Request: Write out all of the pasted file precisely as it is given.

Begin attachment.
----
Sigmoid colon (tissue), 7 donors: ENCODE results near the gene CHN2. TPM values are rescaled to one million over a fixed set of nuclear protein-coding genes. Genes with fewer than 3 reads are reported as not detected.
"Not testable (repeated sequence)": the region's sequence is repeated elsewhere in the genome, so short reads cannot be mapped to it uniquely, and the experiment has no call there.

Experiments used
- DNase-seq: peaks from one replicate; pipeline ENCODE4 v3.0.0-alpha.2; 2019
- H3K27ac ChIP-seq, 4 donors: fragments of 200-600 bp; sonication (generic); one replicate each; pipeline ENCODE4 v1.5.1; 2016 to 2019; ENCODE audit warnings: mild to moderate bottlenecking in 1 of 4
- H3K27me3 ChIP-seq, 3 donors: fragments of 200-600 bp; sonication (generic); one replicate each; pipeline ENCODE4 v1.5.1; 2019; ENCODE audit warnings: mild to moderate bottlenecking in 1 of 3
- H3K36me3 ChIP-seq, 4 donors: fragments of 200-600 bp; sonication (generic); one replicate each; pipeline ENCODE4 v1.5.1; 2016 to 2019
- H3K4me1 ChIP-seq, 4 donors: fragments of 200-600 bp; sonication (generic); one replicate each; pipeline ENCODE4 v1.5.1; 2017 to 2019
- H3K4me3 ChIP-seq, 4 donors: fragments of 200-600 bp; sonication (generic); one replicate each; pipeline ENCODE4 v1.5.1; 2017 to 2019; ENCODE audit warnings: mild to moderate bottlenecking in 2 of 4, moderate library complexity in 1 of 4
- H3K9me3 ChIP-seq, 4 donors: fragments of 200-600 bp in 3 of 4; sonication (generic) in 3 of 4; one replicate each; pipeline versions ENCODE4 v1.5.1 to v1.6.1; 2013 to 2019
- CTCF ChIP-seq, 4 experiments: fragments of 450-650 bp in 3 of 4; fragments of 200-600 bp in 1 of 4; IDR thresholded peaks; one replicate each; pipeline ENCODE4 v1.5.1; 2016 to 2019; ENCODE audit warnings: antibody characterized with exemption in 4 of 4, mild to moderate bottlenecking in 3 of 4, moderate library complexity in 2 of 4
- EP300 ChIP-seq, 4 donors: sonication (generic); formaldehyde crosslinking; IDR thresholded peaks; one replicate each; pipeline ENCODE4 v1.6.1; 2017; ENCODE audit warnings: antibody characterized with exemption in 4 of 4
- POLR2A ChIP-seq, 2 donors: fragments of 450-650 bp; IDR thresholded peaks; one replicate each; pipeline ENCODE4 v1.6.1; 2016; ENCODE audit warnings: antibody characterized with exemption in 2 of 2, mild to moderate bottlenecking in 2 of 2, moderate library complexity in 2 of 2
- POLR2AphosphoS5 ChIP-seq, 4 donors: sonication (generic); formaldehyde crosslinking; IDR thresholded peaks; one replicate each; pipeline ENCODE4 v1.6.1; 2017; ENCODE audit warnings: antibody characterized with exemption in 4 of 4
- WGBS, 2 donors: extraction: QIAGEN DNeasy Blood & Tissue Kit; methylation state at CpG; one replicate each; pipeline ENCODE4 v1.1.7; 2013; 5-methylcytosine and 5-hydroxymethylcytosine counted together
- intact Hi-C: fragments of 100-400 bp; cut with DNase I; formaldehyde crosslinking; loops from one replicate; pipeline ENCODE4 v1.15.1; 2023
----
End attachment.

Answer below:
Sigmoid colon (tissue), 7 donors: ENCODE results near the gene CHN2. TPM values are rescaled to one million over a fixed set of nuclear protein-coding genes. Genes with fewer than 3 reads are reported as not detected.
"Not testable (repeated sequence)": the region's sequence is repeated elsewhere in the genome, so short reads cannot be mapped to it uniquely, and the experiment has no call there.

Experiments used
- DNase-seq: peaks from one replicate; pipeline ENCODE4 v3.0.0-alpha.2; 2019
- H3K27ac ChIP-seq, 4 donors: fragments of 200-600 bp; sonication (generic); one replicate each; pipeline ENCODE4 v1.5.1; 2016 to 2019; ENCODE audit warnings: mild to moderate bottlenecking in 1 of 4
- H3K27me3 ChIP-seq, 3 donors: fragments of 200-600 bp; sonication (generic); one replicate each; pipeline ENCODE4 v1.5.1; 2019; ENCODE audit warnings: mild to moderate bottlenecking in 1 of 3
- H3K36me3 ChIP-seq, 4 donors: fragments of 200-600 bp; sonication (generic); one replicate each; pipeline ENCODE4 v1.5.1; 2016 to 2019
- H3K4me1 ChIP-seq, 4 donors: fragments of 200-600 bp; sonication (generic); one replicate each; pipeline ENCODE4 v1.5.1; 2017 to 2019
- H3K4me3 ChIP-seq, 4 donors: fragments of 200-600 bp; sonication (generic); one replicate each; pipeline ENCODE4 v1.5.1; 2017 to 2019; ENCODE audit warnings: mild to moderate bottlenecking in 2 of 4, moderate library complexity in 1 of 4
- H3K9me3 ChIP-seq, 4 donors: fragments of 200-600 bp in 3 of 4; sonication (generic) in 3 of 4; one replicate each; pipeline versions ENCODE4 v1.5.1 to v1.6.1; 2013 to 2019
- CTCF ChIP-seq, 4 experiments: fragments of 450-650 bp in 3 of 4; fragments of 200-600 bp in 1 of 4; IDR thresholded peaks; one replicate each; pipeline ENCODE4 v1.5.1; 2016 to 2019; ENCODE audit warnings: antibody characterized with exemption in 4 of 4, mild to moderate bottlenecking in 3 of 4, moderate library complexity in 2 of 4
- EP300 ChIP-seq, 4 donors: sonication (generic); formaldehyde crosslinking; IDR thresholded peaks; one replicate each; pipeline ENCODE4 v1.6.1; 2017; ENCODE audit warnings: antibody characterized with exemption in 4 of 4
- POLR2A ChIP-seq, 2 donors: fragments of 450-650 bp; IDR thresholded peaks; one replicate each; pipeline ENCODE4 v1.6.1; 2016; ENCODE audit warnings: antibody characterized with exemption in 2 of 2, mild to moderate bottlenecking in 2 of 2, moderate library complexity in 2 of 2
- POLR2AphosphoS5 ChIP-seq, 4 donors: sonication (generic); formaldehyde crosslinking; IDR thresholded peaks; one replicate each; pipeline ENCODE4 v1.6.1; 2017; ENCODE audit warnings: antibody characterized with exemption in 4 of 4
- WGBS, 2 donors: extraction: QIAGEN DNeasy Blood & Tissue Kit; methylation state at CpG; one replicate each; pipeline ENCODE4 v1.1.7; 2013; 5-methylcytosine and 5-hydroxymethylcytosine counted together
- intact Hi-C: fragments of 100-400 bp; cut with DNase I; formaldehyde crosslinking; loops from one replicate; pipeline ENCODE4 v1.15.1; 2023